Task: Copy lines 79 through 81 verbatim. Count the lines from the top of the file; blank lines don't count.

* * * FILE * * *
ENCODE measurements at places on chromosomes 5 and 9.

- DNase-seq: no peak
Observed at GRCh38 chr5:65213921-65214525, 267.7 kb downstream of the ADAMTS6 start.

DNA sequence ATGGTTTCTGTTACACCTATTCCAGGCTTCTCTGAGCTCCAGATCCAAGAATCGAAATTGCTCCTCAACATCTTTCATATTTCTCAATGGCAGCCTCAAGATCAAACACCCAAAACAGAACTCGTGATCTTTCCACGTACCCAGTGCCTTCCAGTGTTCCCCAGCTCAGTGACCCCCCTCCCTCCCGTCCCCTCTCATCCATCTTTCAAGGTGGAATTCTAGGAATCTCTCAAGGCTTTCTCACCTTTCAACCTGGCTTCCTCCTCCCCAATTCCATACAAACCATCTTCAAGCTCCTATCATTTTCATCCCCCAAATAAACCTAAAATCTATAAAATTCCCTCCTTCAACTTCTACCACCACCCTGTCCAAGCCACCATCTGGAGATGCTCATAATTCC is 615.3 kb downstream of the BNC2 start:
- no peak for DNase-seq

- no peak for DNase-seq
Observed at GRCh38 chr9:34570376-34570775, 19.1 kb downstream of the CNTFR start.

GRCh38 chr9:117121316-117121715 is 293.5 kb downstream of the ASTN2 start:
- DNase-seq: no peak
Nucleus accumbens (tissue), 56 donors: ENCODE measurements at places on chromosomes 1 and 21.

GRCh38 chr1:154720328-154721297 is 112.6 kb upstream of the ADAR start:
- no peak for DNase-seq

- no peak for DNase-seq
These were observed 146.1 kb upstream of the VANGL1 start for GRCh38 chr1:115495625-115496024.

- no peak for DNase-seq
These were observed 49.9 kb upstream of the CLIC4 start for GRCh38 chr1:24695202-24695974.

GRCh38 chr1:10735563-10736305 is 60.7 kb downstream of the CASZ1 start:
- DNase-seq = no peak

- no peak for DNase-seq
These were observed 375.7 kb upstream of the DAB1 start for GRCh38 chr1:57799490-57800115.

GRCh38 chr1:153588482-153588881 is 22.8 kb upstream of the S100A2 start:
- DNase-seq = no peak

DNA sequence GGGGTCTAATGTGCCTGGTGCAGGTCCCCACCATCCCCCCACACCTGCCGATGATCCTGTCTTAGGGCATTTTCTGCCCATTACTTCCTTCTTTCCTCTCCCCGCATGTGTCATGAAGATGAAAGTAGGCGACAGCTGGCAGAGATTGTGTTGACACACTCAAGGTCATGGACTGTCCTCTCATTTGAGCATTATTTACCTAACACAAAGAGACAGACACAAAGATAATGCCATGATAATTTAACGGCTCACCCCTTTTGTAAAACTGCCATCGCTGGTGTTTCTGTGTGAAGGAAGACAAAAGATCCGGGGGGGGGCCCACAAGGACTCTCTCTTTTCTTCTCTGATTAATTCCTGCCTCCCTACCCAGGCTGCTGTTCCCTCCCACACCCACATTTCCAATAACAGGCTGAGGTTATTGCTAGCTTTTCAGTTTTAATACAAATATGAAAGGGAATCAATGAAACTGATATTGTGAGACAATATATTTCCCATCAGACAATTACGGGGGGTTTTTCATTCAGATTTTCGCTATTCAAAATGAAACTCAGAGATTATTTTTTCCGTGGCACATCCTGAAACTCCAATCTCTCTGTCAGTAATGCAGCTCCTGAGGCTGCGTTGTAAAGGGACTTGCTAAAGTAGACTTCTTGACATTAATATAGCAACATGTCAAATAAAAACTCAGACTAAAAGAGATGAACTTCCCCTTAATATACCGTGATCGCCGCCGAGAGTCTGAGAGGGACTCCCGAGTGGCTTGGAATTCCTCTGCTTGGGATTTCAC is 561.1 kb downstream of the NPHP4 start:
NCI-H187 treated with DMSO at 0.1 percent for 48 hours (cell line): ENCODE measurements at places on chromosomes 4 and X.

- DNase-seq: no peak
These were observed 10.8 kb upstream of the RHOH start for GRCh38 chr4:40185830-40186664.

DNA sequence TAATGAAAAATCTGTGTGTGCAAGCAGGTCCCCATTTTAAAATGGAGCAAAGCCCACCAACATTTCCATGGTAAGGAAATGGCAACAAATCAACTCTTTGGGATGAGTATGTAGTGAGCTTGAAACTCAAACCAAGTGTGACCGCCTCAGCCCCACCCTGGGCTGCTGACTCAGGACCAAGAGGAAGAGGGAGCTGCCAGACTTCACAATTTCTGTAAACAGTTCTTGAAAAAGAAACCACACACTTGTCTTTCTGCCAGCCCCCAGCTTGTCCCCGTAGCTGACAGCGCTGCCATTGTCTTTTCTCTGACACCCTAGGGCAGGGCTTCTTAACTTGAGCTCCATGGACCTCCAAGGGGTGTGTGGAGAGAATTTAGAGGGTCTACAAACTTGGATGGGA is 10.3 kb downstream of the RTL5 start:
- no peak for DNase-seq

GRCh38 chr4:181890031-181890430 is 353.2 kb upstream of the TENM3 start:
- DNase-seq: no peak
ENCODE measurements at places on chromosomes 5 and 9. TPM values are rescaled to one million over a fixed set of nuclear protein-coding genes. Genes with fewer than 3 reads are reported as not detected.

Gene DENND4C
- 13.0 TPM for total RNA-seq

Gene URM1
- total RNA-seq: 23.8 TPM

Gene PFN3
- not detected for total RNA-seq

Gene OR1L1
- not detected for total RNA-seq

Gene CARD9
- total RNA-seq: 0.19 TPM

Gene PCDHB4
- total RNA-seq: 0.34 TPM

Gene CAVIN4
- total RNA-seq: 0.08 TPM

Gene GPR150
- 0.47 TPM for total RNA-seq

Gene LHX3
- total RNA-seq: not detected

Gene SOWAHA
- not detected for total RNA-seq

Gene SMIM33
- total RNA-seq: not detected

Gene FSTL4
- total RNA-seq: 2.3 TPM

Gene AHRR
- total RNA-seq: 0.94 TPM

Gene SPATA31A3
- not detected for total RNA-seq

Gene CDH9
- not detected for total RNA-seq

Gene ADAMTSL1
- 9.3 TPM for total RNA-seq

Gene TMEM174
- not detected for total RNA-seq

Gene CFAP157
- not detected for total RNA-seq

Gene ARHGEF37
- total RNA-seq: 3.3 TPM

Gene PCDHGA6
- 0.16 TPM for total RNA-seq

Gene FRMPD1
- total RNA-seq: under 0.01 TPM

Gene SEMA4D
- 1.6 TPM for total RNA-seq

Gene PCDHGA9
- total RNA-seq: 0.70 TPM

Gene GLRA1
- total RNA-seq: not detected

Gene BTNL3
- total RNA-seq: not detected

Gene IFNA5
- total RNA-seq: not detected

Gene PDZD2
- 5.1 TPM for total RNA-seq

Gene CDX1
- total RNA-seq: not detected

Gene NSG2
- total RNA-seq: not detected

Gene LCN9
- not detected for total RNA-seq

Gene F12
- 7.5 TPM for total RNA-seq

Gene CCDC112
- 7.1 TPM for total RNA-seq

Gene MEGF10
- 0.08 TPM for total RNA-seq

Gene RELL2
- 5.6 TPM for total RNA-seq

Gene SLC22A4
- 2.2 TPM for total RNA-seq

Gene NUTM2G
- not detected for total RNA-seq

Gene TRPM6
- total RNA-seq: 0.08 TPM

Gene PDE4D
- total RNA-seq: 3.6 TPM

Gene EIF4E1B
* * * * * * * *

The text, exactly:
- total RNA-seq: not detected

Gene BTNL3
- total RNA-seq: not detected